The city did both, and the recycling rate increased to 12.4 percent by July, the end of fiscal 2009, saving the city $4.8 million in landfill costs.

In October, the rate was an all-time high of 15.6 percent.

Nutter said he was confident that, with the new program, the city would meet its goals of a 20 percent diversion rate by the end of 2011, and a 25 percent rate by 2015.

The Alliance petition also asked the city to institute incentive-based recycling with Recyclebank, but for several years, Tolson maintained that the economics weren't right.

The program at that point would have logged the weight of each household's recyclables, a time-consuming effort that by Tolson's calculations would have added $4.5 million to the department's budget in overtime costs.

Recyclebank also wanted part of its fees up front.

The new program is better financially, Tolson said, and is much simpler, making it easier for people to participate.

A federal grant of $708,400 is paying for the equipment - radio tags for household bins and equipment on the trucks that can "read" the tags - and Recyclebank is funding other initial costs.

The company won't be paid until recycling rates increase, said Gonen. At that point, it will get between 30 and 65 percent of the money the city saves on avoided landfill fees, based on how much recycling rates actually increase.

"So we are motivated to make sure everyone recycles as much as possible," Gonen said.

Residents can sign up now online ( or by phone (1-888-769-7960), which will earn them 100 bonus points for early registration.

They will receive a free radio tag by mail that identifies each participating home and can be affixed to any hard-sided container. (In other communities, Recyclebank has provided containers, but that costs more money and led to complaints that the bins were too big, too small or an unsightly color.)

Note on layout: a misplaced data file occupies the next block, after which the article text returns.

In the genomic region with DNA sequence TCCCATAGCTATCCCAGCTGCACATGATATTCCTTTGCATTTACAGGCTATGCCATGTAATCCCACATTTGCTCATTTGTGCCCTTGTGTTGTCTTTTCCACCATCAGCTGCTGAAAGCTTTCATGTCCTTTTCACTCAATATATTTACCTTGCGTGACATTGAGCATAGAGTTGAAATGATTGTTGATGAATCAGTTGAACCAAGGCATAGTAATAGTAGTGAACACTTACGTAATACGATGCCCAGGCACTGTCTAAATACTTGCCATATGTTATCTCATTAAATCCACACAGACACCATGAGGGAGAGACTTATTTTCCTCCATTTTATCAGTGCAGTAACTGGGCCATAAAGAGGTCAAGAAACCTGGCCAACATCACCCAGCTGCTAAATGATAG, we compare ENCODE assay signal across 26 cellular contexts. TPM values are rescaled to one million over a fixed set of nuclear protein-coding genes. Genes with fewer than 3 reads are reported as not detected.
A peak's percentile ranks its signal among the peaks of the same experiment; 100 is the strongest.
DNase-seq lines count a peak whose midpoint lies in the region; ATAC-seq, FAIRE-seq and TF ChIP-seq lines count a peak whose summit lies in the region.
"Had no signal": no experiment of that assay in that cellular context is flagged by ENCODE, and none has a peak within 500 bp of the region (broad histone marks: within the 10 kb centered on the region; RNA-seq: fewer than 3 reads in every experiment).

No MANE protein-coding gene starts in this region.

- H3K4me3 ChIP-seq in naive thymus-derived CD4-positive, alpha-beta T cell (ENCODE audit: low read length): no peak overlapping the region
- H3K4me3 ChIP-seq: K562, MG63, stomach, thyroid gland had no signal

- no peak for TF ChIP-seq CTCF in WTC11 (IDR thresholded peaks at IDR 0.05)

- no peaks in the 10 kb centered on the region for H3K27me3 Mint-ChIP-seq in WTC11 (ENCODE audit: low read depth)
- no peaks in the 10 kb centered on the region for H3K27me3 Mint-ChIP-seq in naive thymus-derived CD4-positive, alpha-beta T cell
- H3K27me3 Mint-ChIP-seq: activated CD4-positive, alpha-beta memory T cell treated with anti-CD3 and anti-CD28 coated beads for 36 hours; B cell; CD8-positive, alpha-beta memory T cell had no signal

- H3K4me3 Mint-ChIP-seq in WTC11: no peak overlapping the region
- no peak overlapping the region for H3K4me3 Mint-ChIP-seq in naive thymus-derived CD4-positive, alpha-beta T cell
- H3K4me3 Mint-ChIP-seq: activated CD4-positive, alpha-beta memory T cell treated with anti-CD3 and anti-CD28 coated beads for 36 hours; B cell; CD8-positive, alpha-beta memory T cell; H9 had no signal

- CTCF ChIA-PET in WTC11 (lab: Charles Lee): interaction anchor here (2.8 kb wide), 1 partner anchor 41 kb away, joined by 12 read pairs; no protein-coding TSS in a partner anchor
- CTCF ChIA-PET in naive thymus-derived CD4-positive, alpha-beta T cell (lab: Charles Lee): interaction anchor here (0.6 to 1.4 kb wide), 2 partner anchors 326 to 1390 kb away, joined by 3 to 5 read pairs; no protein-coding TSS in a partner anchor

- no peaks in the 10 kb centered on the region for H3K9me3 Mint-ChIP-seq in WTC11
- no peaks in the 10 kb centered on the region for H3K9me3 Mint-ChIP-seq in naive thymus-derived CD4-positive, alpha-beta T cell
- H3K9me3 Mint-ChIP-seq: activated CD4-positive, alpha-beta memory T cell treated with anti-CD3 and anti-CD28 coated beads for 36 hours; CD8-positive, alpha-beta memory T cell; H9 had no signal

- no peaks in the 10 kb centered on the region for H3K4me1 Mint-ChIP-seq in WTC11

They can monitor, redeem or donate their points online or by phone in a process the city says is comparable to shopping online.

The city will tally recycling amounts not by household, but by the community overall, making it pointless to, say, steal a neighbor's recyclables.

Katie Edwards, a recycling advocate at the Clean Air Council and a member of the Alliance, said the neighborhood-based program also will help build community.

"The easiest way to spread the word, I feel, is neighbor to neighbor, from a trusted source," she said.

In the new Philadelphia program, households will also earn points based on reductions in waste sent to landfills. Tolson said this would encourage people to buy in bulk, look for items with less packaging and take other steps to reduce their waste.

That impressed Lori Braunstein, executive director of Sustainable Cherry Hill, an independent nonprofit.

Recyclebank began a program in the township in 2008. In the first year, recycling increased 100 percent and the township saved $700,000 in waste disposal fees.

Residents earned more than 19 million bonus points, redeemable for $500,000 in products and services.

Braunstein said residents were excited about the incentives, but many she's talked to said they had not yet bothered to redeem them. They just liked the idea.

But when the community put out a challenge, asking people to donate their points to several "green" school projects, they responded enthusiastically, Braunstein said.

Within days, Cherry Hill East High School had $5,000 for a greenhouse and an organic gardening program.

Click here to read the story at the Philadelphia Inquirer.